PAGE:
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Full Version: OSIRIS-REX mission to 1999 RQ36
Unmanned Spaceflight.com > Other Missions > Cometary and Asteroid Missions
stevesliva
Saw this news article today:
http://news.nationalgeographic.com/news/20...th-osiris-rq36/

And didn't see a thread on this mission. There was a passing reference or two to it, and a mention here:
http://www.unmannedspaceflight.com/index.p...310#entry161310

Of this:
http://futureplanets.blogspot.com/search/l...roid%20Proposal

Which I guess I missed on vjkane's blog.
toddbronco2
Well, we'll be hearing a lot more about this mission now.
http://www.nasa.gov/topics/solarsystem/fea...osiris-rex.html
centsworth_II
Even though it was awe inspiring, I hope there is a lot less drama with this mission than there was with Hayabusa. laugh.gif
climber
A new mission is announced the very same day Spirit officially ends her.
Makes me feel a bit less sad.
Drkskywxlt
It was kind of...suggestive...that this was going to be the choice when the NF-4 mission options in the Decadal Survey included Osiris-Rex's two competitors but not Osiris itself.
Explorer1
The asteroid will be a getting a new name eventually, right? Any details on how/when they will choose one?
tedstryk
I think the planetary society will be involved.

Edit: Yes, they will be involved in the naming of the asteroid http://planetary.org/blog/article/00003047/
ElkGroveDan
I vote to name it "Spirit".
Greg Hullender
What's the propulsion system? Solar-Electric Ion? I hunted and hunted, but I couldn't find anything. Given the length of the trip, that seems like the best bet, but does anyone know for sure?

--Greg
djellison
Look at the animation. It quite clearly has conventional chemical prop. The delta V requirements are not huge - this asteroid's orbit is really remarkably similar to the Earths. It's just a timing issue that defines the mission duration.
Hungry4info
QUOTE (ElkGroveDan @ May 25 2011, 10:24 PM) *
I vote to name it "Spirit".


An asteroid has already been named after Spirit.
http://en.wikipedia.org/wiki/37452_Spirit
elakdawalla
QUOTE (tedstryk @ May 25 2011, 07:32 PM) *
Edit: Yes, they will be involved in the naming of the asteroid http://planetary.org/blog/article/00003047/
Yes, we were quite fortunate in the selection (or maybe I should say the public was fortunate smile.gif). We were involved in lots of the original NF proposals but I know we weren't on all of the final 3. On this one we had a deeper involvement than most. It'll be a while before the public involvement aspects of this mission take shape, but there should be a lot of fun stuff.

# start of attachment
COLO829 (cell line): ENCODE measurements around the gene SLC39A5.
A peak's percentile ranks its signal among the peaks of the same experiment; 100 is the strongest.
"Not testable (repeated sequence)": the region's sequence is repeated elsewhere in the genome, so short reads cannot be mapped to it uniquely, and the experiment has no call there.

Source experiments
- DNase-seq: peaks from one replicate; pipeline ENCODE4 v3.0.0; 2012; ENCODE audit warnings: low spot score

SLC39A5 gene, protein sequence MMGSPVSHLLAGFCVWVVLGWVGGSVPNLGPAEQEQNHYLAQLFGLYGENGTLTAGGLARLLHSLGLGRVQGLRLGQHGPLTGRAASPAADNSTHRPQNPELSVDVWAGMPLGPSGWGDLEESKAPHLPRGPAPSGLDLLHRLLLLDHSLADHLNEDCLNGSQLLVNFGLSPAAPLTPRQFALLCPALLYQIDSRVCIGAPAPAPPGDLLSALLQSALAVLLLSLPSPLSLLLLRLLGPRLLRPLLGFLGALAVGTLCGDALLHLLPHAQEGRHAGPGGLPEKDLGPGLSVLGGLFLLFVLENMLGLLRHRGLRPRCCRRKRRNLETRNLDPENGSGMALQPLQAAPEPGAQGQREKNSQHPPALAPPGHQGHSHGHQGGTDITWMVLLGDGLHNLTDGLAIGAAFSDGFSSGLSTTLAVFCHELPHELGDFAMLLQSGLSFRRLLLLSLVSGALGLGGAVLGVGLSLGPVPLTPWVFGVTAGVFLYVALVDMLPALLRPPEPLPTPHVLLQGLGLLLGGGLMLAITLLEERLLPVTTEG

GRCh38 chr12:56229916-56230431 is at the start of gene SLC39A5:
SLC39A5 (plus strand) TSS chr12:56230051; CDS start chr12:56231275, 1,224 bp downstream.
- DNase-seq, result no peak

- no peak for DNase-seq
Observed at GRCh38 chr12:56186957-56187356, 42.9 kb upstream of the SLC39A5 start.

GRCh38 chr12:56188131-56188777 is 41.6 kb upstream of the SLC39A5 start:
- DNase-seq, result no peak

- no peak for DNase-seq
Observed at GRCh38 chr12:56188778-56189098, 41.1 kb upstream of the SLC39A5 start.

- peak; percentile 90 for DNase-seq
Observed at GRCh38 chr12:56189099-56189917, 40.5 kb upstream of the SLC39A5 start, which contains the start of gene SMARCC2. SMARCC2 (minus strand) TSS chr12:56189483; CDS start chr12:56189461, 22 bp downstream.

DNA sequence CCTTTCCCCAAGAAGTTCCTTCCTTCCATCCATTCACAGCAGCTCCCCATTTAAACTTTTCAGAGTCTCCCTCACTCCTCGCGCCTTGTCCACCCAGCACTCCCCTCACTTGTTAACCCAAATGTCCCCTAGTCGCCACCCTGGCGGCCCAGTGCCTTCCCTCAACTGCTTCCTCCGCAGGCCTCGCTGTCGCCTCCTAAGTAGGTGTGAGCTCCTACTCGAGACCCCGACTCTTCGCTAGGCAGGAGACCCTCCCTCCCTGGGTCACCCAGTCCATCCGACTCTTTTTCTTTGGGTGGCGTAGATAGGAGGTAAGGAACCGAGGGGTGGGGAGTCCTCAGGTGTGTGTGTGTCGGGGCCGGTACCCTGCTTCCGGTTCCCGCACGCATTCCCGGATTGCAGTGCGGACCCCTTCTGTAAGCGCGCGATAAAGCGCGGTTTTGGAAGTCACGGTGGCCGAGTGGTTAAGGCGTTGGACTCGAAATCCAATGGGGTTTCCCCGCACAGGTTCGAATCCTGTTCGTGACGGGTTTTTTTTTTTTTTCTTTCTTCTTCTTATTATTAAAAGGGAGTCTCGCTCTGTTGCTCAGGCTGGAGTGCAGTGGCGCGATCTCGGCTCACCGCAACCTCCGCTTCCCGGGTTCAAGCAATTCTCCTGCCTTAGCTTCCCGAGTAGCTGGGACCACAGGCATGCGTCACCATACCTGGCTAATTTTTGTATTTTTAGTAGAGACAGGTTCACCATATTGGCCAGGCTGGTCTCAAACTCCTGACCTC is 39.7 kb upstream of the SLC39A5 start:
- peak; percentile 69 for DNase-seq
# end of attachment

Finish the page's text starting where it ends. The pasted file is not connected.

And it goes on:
ElkGroveDan
QUOTE (Hungry4info @ May 26 2011, 10:27 AM) *
An asteroid has already been named after Spirit.
http://en.wikipedia.org/wiki/37452_Spirit

"MER 2" then.
centsworth_II
QUOTE (ElkGroveDan @ May 26 2011, 02:28 PM) *
"MER 2" then.
Or MER-A
Explorer1
Or maybe Murray? wink.gif
Paolo
the OSIRIS-REx mission now has a good, informative website
http://osiris-rex.lpl.arizona.edu/index.html
Holder of the Two Leashes
The Atlas 5 rocket, in a very unusual single strap-on configuration (which has successfully flown before), has been selected to be the launch vehicle for OSIRIS-REX.

Spaceflight Now article

Also, might mention some months old news that the asteroid has been named, as reported by the Planetary Society here:

Emily's blog
Explorer1
Now's the chance to send you name to Bennu and back:

http://www.planetary.org/get-involved/messages/bennu/

Also, is there any reason the solar panels are tilted the way they are? Some of the concept art shows them more traditionally perpendicular to the sun, while others don't (when its shown doing the sampling). Is it in case Bennu looks like Itokawa, and there's a chance the panels could hit a boulder?
centsworth_II
QUOTE (Explorer1 @ Jan 15 2014, 02:24 PM) *
Also, is there any reason the solar panels are tilted the way they are? .... Is it in case Bennu looks like Itokawa, and there's a chance the panels could hit a boulder?
My guess is that the blast of nitrogen gas that blows sample up and into the collectors may also blow material up and into the arrays.

mcaplinger
http://www.msss.com/news/index.php?id=118

QUOTE
Malin Space Science Systems (MSSS) has been selected by Lockheed Martin Space Systems Company to provide cameras for the OSIRIS-REx mission...
MSSS will provide the Touch-and-Go Camera System or TAGCAMS, which will consist of two redundant Navigation Cameras or "NavCams", and a single "StowCam". The NavCams will be used for navigation and control both by ground controllers and the spacecraft's onboard guidance system, while the StowCam will be used to verify proper storage of the asteroid sample in the spacecraft's Sample Return Capsule.

djellison
Those are going to be some beautiful images - congrats to the MSSS team on being selected!

tedstryk
QUOTE (mcaplinger @ May 8 2014, 06:08 PM) *


Congratulations!
mcaplinger
Since we're just contractors on this mission I can't say anything about it, but if you look at the image of the spacecraft forward deck in http://www.planetary.org/blogs/guest-blogs...-structure.html you can see the two Navcams and the Stowcam -- they look like little goblets with their baffles.
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